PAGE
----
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Complex Partnerships Under New Review

by Edward R. Jenkins Jr., CPA, CGMA | Jan 04, 2018
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The Bipartisan Budget Act of 2015 (BBA) was passed Nov. 2, 2015. It was then modified by the Protecting Americans from Tax Hikes Act on Dec. 18, 2015. Those new laws substantially changed how partnerships will be audited by the IRS. The statutes took effect on Jan. 1, 2018. This article explains why Congress made the changes and what the changes to the audit regime are, identifies some traps in the new rules, and provides you with tips for compliance.

The Rationale

A September 2014 U.S. Government Accountability Office (GAO) Report to Congressional Requesters (GAO-14-732) provided Congress with some raw data and trends regarding partnerships. That report indicated that the number of large partnerships—those with 100 or more direct or indirect partners and more than $100 million in assets—grew by 257 percent in the 10 years from 2002 to 2011. Part of that rapid growth was due to the Sarbanes-Oxley Act significantly increasing the cost of being a C corporation. Another driver of the proliferation has been the settling of limited liability company (LLC) law throughout the states: with the use of the LLC for limiting owners’ liability and the ability to be taxed as a partnership/pass-through entity, the LLC has become the business entity of choice.

During this time, a disintermediation of sorts was occurring. Institutional investors’ influence in the stock market grew, initial public offerings slowed to a drip, the Federal Reserve Board’s managed interest rate environment (a discount rate at nearly 0 percent in December 2008 and the purchase of over $4.5 trillion worth of collateralized mortgage obligation and U.S. government debt known as quantitative easing) created essentially no yield on debt instruments, and piles of available cash that pushed stocks to overvalued highs all influenced a fleeing of capital to private equity and hedge funds. So, there was a substantial growth in the number of partnerships that have a lot of assets, and those partnerships often had tiers of ownership.

That level of complexity made audits of partnerships exceedingly difficult. Under the 1982 Tax Equity and Fiscal Responsibility Act (TEFRA) rules, elements of partnership income were determined at the partnership level, but adjustments and assessments occur at the individual partner level. The tracking of capital accounts, partner allocations, and partnership basis has become incredibly complex. The IRS did not have the capacity to locate, chase down, and collect from all of the direct and indirect partners.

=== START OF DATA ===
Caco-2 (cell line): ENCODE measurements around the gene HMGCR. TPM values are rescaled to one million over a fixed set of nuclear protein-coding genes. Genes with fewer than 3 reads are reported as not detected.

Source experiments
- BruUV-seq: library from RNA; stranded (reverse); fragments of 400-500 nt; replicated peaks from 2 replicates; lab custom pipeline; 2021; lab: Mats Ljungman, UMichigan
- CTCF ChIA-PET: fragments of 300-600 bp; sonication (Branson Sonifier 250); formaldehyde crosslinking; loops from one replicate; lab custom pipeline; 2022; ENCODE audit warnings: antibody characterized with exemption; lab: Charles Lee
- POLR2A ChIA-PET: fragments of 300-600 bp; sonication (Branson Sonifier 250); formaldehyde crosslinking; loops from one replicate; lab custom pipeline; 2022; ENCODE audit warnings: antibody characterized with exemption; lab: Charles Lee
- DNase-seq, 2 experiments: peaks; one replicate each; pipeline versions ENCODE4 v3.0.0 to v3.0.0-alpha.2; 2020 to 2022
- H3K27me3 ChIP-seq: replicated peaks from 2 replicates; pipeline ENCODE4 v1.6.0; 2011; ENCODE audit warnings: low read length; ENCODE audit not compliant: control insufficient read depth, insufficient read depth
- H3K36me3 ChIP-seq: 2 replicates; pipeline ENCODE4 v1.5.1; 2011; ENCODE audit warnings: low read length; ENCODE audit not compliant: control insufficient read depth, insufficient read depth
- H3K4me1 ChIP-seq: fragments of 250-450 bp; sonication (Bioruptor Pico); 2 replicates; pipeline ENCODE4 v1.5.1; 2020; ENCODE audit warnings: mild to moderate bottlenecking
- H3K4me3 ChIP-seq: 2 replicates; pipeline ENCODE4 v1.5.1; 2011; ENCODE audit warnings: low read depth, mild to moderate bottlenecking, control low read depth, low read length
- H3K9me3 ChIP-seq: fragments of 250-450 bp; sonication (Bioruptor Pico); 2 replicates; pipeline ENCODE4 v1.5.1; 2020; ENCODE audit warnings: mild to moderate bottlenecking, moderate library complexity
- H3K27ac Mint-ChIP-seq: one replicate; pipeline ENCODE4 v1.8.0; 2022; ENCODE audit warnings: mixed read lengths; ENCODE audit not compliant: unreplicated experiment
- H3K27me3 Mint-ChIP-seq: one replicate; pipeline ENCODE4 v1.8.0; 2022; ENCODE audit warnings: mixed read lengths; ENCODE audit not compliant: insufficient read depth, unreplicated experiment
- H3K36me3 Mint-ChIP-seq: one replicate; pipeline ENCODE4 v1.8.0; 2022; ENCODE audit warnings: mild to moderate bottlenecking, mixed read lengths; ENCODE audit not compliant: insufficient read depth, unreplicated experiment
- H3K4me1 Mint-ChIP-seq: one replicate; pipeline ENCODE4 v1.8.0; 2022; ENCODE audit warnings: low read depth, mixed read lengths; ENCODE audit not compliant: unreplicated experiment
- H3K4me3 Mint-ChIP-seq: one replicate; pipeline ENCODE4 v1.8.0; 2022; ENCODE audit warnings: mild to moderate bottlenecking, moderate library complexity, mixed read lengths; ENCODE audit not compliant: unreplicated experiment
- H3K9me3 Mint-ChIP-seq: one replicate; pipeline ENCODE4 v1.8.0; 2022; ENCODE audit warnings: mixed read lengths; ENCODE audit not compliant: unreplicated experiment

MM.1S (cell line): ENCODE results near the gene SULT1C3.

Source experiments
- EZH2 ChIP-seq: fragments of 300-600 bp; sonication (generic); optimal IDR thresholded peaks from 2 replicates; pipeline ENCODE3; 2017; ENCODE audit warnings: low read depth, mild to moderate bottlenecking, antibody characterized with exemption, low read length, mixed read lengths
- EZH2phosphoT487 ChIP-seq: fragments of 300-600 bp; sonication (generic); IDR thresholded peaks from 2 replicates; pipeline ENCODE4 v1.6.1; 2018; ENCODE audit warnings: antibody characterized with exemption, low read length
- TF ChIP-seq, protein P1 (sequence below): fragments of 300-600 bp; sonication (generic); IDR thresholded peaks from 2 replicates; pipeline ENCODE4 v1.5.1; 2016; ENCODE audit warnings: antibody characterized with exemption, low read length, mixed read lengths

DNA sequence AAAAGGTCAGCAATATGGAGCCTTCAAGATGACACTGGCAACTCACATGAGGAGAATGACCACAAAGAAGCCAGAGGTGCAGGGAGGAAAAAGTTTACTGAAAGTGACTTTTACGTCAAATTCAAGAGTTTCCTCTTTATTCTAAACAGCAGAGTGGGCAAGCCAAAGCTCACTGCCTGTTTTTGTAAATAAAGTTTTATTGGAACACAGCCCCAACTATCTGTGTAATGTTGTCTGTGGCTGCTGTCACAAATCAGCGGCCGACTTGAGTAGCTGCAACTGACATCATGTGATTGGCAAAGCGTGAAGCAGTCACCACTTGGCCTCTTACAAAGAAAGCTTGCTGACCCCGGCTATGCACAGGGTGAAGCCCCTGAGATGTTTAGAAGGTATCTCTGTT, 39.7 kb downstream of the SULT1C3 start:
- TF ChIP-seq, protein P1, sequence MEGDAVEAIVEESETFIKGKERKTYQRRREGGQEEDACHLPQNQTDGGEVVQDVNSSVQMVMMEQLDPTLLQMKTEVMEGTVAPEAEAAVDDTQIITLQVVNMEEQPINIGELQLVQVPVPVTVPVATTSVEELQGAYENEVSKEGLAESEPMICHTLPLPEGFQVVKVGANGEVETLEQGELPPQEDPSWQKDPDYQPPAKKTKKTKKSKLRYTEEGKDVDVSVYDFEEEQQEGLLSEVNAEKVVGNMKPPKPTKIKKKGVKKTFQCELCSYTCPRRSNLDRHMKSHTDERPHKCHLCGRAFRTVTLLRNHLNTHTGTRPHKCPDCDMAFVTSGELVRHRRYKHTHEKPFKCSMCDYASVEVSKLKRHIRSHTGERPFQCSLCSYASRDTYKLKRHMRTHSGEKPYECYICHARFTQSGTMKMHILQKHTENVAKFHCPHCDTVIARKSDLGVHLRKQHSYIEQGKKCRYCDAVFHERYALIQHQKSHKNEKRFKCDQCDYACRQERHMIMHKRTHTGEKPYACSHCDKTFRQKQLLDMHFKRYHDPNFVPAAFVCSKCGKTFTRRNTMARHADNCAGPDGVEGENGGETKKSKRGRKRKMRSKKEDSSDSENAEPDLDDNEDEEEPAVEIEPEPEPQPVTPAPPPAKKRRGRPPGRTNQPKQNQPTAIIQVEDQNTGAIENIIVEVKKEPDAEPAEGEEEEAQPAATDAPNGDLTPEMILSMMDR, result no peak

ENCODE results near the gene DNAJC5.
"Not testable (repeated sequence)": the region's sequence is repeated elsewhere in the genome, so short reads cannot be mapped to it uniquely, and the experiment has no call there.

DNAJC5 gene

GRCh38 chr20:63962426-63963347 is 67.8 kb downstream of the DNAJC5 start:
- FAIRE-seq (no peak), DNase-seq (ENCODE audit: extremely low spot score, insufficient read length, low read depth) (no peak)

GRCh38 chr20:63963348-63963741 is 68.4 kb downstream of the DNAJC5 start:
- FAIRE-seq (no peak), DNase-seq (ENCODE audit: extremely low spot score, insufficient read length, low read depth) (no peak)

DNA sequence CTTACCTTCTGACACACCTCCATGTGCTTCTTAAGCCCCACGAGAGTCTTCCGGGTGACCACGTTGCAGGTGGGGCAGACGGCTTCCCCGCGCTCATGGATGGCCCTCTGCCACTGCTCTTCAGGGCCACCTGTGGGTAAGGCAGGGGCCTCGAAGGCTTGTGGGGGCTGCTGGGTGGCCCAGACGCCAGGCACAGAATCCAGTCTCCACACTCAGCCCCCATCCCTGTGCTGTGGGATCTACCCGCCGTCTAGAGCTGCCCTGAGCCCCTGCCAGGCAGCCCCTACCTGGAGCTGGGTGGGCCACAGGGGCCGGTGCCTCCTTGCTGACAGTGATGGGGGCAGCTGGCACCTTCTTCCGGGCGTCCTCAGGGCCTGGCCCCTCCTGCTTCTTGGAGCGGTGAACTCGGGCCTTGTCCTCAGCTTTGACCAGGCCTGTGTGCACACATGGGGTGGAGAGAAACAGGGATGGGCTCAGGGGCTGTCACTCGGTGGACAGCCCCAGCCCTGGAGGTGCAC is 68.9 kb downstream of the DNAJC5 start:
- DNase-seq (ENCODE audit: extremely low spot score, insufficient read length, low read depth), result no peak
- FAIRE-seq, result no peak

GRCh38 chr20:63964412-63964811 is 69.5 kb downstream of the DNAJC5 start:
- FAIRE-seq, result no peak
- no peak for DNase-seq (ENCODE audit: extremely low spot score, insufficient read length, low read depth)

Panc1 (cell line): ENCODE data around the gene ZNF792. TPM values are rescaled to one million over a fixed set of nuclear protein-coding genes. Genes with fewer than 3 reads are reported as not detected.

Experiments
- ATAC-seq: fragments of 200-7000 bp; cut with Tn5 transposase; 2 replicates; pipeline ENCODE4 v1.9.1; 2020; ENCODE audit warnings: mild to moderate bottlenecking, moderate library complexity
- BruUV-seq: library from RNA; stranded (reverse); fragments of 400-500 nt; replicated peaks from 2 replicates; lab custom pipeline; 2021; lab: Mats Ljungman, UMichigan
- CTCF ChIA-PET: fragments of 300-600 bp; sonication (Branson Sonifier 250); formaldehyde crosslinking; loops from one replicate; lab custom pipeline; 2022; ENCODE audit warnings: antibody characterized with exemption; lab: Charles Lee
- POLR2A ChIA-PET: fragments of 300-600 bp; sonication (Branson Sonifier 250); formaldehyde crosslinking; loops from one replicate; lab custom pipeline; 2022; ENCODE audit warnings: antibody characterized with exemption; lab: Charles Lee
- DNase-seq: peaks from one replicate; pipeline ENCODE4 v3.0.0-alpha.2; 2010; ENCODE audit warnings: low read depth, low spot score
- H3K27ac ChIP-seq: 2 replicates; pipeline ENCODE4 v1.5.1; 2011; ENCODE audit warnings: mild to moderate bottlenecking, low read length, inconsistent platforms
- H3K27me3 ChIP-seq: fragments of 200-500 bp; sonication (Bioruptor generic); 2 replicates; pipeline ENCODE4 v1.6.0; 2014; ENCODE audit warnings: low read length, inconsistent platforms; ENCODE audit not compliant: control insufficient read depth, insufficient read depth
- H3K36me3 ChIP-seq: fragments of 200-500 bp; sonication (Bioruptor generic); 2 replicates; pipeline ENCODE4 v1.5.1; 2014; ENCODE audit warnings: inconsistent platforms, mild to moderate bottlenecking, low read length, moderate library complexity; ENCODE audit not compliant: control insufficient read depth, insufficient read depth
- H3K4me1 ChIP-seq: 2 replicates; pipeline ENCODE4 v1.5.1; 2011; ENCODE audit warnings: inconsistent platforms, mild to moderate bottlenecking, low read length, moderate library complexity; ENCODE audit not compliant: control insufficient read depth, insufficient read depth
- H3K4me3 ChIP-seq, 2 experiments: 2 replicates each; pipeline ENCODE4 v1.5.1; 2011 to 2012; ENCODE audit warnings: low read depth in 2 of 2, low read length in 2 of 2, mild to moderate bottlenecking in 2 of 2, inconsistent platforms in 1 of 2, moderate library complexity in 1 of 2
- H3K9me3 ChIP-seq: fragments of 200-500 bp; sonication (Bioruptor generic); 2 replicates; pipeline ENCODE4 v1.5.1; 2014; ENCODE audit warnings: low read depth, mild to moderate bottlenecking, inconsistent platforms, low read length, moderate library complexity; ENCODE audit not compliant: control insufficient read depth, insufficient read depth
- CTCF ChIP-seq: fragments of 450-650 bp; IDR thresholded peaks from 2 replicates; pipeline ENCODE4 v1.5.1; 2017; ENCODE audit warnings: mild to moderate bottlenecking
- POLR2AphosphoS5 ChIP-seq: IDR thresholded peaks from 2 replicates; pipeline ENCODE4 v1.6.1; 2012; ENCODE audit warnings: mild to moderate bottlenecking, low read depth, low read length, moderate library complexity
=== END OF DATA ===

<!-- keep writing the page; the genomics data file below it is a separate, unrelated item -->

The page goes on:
This was the general rationale for why a change was perceived as necessary. Essentially, the new laws are intended to streamline the audits of complex partnerships.

Changes and Considerations

Here are eight considerations that arise from the mind-numbing complexity of the new audit rules:

Let Me Level With You – The BBA throws out the TEFRA partnership audit rules. Now, the IRS will conduct an audit of a partnership and assess tax at the partnership level (not the individual partners anymore), pursuant to IRC Section 6221, at the highest partner tax rate. So, if the partner is an individual, that tax rate is 39.6 percent at the moment. The rate could be 35 percent for a corporate partner. Under the new rules, the partnership has to pay that tax instead of the partners. Even worse, the partners lose the ability to contest the adjustment as IRC Section 6222 requires partners to follow the partnership tax treatment of an item of income or expense.

Partner Disconnect – A second big issue is the fact that the partners who now bear the burden of the audit adjustment in the year the audit is finalized (adjustment year) may be different from the partners who owned the partnership and paid tax on the income in the year under audit (reviewed year).

The Opt-Out – The composition of the partners may be important because small partnerships, those who issue fewer than 100 Form 1065 Schedules K-1, have the opportunity to elect out of the new IRS audit treatment. Care must be exercised in counting K-1s. For instance, if a Subchapter S corporation is a partner, you must count the S corporation plus all of its shareholders in that K-1 count. The caveat is all of the partners must be “eligible” partners for every day of the tax year in which the partnership wants to opt out. Other partnerships and most trusts are ineligible partners for the opt-out provision.